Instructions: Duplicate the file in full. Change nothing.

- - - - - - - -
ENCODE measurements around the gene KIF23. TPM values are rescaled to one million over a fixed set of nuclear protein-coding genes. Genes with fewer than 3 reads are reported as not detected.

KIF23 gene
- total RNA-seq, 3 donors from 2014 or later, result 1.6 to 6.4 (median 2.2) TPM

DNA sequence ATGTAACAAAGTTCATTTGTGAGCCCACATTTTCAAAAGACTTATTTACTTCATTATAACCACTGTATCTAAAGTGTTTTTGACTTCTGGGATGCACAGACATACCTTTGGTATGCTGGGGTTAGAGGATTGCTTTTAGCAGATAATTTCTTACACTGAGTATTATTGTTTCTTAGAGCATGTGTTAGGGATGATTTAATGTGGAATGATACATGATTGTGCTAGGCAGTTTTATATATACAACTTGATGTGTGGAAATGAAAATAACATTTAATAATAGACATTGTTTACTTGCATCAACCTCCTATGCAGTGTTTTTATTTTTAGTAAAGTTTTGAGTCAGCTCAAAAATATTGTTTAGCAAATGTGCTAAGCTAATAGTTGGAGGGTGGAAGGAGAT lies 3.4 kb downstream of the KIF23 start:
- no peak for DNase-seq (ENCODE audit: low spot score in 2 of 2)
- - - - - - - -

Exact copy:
ENCODE measurements around the gene KIF23. TPM values are rescaled to one million over a fixed set of nuclear protein-coding genes. Genes with fewer than 3 reads are reported as not detected.

KIF23 gene
- total RNA-seq, 3 donors from 2014 or later, result 1.6 to 6.4 (median 2.2) TPM

DNA sequence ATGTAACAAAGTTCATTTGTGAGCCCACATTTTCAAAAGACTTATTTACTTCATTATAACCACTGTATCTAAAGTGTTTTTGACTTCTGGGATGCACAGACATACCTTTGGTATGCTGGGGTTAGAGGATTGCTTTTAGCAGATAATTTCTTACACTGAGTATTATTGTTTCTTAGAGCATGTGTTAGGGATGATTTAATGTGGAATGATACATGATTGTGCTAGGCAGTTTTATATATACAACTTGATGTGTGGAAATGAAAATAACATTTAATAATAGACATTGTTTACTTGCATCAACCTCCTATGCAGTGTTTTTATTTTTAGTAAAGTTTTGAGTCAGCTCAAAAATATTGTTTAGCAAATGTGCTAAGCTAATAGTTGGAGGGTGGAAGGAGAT lies 3.4 kb downstream of the KIF23 start:
- no peak for DNase-seq (ENCODE audit: low spot score in 2 of 2)